Poet, photographer, teacher, observer of others and fearlessly honest about herself, Star Black has long caused people to be relaxed in front of her camera.  Here she turns her lens toward her youth, never relaxing her grip on the reality of adolescence.  You might want to share this one with the teen in your life who is thinking, “No one has ever felt this way before.”

 

[Screened]

Rather misspell than spell out, wasn’t raised on honesty
but veneer, manipulations that endear getaways to teens.
Mighty uncomfortable at home those locked-in years when
you learn to smoke to get out of the house, constellations

behind the garage flustering about in the dark like pals
before fresh starts were known to mankind, an antediluvian
state of mind where troubles are too amorphous to define
and nobody wants you to, grades are what’s in view, track

medals.  But everyone I know no longer smokes or ponders
like a nostalgic over these obstacles,  a sandbox treadwater
Of sorts, very backyard, unsolva ble, so I hesitate to invite

you through this army-brat door screen into the kitchen
Of my youth for a Velveeta snack since, given the shambled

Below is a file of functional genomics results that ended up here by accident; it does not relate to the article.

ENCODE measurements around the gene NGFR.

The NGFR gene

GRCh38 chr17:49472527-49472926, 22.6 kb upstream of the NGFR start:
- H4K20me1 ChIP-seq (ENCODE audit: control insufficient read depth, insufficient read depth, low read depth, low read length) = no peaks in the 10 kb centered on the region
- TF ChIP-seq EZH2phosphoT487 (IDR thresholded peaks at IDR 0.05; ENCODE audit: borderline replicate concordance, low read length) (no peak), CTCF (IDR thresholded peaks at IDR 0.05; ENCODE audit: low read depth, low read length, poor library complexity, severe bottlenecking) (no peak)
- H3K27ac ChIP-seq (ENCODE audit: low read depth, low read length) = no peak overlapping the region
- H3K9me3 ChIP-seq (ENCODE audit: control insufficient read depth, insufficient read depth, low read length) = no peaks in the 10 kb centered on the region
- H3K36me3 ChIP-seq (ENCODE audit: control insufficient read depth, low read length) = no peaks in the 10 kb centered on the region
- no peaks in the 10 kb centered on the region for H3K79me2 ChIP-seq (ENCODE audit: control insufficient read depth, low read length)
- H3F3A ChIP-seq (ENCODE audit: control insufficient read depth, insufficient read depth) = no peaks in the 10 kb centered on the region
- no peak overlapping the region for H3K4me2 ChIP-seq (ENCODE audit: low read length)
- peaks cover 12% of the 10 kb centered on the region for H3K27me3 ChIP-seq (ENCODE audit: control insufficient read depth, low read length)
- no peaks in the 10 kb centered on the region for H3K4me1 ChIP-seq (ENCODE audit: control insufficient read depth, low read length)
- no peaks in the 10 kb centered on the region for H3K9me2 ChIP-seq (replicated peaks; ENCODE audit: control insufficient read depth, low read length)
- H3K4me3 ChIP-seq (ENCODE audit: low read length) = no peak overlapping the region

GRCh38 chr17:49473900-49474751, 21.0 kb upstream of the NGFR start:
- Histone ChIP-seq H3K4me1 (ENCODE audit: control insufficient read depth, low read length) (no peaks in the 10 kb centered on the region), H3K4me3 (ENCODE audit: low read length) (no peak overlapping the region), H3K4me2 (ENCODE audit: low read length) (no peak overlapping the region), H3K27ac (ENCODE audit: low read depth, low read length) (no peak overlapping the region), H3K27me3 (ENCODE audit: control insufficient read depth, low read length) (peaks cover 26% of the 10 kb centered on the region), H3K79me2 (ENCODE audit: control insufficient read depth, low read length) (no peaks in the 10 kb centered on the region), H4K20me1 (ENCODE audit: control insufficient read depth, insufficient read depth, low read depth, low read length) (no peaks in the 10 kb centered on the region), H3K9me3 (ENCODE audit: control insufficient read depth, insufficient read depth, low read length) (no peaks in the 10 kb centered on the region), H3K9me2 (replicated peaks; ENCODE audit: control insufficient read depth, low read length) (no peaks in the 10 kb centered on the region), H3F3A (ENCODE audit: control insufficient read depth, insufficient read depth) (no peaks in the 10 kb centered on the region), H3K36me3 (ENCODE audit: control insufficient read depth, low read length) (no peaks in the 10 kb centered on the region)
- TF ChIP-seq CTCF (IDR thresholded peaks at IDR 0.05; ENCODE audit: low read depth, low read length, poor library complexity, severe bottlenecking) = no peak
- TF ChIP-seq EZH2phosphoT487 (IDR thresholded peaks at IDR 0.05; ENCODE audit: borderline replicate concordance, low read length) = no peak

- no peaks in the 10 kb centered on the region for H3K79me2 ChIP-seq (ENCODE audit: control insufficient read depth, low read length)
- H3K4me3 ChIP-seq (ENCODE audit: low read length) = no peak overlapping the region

emotions held back, it wouldn’t take you long to leave.

 

From “Waterworn.”  Reprinted with the poet’s permission.

 

Author Photo(c) by Chip CooperStar Black’s sixth book of poems, Velleity’s Shade, was released by Saturnalia Books in 2010. She is the author of three books of sonnets: Waterworn, Balefire, and Ghostwood; a collection of double-sestinas, Double Time; and a book of collaged free verse, October for Idas. Her poems have been anthologized in The Penguin Book of the Sonnet; 110 Stories: New York Writers After September 11, and The Best American Erotic Poems: From 1880 to the Present. Her collages and handmade books were exhibited at Poets House and The Center for Book Arts. She teaches in the MFA Writing and Literature Program at Stony Brook Southampton and works in New York City as a photographer.
Author Photo by Chip Cooper.

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  • diane burgess May 5, 2013 at 7:19 pm

    I love this image, “the kitchen of my youth”. This is where so many women began their pilgrimage to self knowledge, even if some of us didn’t start to get it until years later. I have bookmarked this page and plan to read this poem until I get to the point in life where I can imagine inviting others into the kitchen of my youth as well.
    Thank you for finding this poem for us.
    Diane

    Reply
  • Toni Myers May 5, 2013 at 4:17 pm

    Thanks for this poem. It resonates like a singing bowl in my memories of things past.

    Reply